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Abstract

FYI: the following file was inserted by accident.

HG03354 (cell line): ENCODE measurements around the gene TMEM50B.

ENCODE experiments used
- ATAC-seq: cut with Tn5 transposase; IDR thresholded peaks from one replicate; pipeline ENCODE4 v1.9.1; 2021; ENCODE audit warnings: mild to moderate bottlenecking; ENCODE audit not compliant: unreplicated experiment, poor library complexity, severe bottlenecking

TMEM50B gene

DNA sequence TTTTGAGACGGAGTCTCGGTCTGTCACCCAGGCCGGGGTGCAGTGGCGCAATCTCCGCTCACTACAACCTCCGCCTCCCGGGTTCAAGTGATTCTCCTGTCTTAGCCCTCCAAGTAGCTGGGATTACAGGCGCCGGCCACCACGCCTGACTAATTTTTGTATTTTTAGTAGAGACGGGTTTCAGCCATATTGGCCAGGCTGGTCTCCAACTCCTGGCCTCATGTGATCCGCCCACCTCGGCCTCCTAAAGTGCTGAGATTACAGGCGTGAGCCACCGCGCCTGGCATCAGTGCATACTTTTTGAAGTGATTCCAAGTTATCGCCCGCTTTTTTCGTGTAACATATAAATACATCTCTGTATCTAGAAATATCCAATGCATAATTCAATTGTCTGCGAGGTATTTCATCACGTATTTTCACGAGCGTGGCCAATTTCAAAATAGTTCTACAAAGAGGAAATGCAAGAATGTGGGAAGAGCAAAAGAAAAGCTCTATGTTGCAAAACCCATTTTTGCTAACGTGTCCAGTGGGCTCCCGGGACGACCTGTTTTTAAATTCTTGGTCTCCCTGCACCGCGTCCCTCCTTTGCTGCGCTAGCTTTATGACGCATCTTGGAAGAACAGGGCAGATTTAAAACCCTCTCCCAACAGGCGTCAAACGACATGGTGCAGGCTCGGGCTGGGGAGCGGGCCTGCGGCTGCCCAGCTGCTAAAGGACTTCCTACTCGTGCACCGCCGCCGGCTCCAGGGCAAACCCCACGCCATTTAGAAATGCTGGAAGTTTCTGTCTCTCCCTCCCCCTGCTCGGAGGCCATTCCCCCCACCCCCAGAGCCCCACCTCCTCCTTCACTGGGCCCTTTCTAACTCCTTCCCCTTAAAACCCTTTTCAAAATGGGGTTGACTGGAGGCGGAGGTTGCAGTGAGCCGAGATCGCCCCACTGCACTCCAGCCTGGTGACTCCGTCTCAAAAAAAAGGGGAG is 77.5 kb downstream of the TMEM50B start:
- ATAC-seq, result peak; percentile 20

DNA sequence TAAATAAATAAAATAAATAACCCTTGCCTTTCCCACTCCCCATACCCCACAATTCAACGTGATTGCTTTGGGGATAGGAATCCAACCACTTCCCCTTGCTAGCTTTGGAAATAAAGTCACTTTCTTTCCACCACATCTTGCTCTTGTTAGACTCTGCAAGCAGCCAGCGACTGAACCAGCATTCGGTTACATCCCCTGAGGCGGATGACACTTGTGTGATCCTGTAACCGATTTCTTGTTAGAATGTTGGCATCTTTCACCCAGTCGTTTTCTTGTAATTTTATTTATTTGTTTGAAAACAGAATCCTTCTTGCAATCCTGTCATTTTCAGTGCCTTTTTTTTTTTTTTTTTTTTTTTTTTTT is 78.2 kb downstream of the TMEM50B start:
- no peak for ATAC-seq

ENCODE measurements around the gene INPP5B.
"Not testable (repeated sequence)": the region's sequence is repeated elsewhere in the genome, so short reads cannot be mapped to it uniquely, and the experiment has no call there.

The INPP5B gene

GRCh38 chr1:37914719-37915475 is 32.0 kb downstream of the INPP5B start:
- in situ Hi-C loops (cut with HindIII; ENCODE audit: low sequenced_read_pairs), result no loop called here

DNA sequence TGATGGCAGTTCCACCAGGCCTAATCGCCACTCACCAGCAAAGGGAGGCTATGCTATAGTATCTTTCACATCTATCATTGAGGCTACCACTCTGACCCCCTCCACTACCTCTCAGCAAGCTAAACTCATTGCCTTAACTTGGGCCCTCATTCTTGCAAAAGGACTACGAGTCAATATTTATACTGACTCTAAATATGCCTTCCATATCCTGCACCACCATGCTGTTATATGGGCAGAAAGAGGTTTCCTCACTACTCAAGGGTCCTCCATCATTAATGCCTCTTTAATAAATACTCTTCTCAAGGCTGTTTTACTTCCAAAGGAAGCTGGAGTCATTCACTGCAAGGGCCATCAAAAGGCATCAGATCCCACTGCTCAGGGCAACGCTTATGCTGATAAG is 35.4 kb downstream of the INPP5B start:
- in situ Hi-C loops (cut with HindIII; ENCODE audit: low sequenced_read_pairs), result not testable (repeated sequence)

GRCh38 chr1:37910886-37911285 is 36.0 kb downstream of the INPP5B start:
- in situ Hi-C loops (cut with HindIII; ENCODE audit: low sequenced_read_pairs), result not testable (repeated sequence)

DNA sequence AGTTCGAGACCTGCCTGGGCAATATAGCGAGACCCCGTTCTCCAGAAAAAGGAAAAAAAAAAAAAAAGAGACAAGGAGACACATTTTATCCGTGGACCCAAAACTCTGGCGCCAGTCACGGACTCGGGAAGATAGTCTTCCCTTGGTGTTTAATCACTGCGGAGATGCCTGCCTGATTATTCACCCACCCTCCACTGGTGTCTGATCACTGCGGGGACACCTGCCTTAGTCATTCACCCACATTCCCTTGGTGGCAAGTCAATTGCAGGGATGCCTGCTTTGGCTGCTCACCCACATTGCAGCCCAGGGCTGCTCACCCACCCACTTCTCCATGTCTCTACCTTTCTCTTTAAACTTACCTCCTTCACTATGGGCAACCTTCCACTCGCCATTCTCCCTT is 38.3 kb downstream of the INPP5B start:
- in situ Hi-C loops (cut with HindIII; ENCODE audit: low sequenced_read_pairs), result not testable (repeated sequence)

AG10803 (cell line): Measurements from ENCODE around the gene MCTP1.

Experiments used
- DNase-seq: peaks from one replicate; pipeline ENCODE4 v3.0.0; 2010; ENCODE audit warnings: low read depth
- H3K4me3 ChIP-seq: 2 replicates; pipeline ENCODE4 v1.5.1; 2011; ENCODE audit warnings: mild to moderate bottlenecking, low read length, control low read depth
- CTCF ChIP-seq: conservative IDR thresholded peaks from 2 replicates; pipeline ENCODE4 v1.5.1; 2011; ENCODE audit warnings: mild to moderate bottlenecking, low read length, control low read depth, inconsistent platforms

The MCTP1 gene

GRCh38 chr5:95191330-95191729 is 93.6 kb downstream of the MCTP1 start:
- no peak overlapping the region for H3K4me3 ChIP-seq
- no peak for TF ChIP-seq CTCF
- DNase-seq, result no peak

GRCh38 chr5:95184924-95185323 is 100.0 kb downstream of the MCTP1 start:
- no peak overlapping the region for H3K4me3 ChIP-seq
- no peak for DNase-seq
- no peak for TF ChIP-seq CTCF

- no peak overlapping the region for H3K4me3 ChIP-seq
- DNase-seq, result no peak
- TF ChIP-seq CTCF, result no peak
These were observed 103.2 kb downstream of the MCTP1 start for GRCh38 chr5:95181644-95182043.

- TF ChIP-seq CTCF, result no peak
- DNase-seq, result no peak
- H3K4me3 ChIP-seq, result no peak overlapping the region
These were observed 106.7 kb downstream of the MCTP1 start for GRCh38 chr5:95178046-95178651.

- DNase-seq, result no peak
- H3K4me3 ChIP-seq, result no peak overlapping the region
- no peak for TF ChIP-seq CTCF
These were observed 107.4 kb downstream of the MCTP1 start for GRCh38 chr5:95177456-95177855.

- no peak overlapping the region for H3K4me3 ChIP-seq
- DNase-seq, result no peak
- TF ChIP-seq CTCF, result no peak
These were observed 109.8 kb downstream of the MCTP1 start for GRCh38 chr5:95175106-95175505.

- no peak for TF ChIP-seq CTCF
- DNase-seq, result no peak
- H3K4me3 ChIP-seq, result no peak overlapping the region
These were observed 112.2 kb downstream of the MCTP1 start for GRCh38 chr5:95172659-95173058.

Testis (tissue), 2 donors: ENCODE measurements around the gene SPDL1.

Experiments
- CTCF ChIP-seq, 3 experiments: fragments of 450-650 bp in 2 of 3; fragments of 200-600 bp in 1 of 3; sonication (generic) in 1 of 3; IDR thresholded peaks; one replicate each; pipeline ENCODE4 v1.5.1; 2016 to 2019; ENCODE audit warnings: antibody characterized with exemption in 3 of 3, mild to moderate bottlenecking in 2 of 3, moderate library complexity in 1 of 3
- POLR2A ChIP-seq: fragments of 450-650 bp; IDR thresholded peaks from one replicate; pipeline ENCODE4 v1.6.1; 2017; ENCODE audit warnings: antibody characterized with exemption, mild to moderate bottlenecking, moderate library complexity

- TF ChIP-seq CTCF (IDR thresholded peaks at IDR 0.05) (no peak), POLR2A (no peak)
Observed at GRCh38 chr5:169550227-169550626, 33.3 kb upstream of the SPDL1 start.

According to the semelparity hypothesis, iteroparous insects should provide either no maternal care or less care than related semelparous species. We present field data on reproductive output and maternal care in the Southeast Asian treehopper Pyrgauchenia tristaniopsis (Mt. Kinabalu, Borneo) relevant to a preliminary assessment of the hypothesis. In a mark-recapture experiment, more females than expected under semelparity were found to have oviposited a second clutch (37%). Female longevity was a inline image of 75 d. Both these estimates were highly conservative. Oviposition was successive resulting in a inline image of 46 eggs per clutch. Females provided care for eggs only, occasionally scraping their legs along the sides of the clutch apparently attempting to deter Brachygrammatella sp. egg parasitoids (Trichogrammatidae). Females straddled their clutch for a inline image of 27 d, i.e. until 8 d after the beginning of first instar hatching. First instars hatched successively over a period of 11 d. When a female deserted her clutch, it contained about 37% yet unhatched eggs. Egg-guarding effectively reduced egg mortality: the earlier a female was experimentally removed from her clutch the higher the egg mortality. Displacement experiments demonstrated that egg-guarding is a behaviour actively maintained despite disturbances and specifically directed towards the egg clutch but not to the feeding site. We interpret our findings as being in accordance with the weaker claim of the semelparity hypothesis, i.e. the iteroparous P. tristaniopsis provided less maternal care than semelparous membracid species. Continued female feeding is discussed as a mechanism to display some level of care despite iteroparity.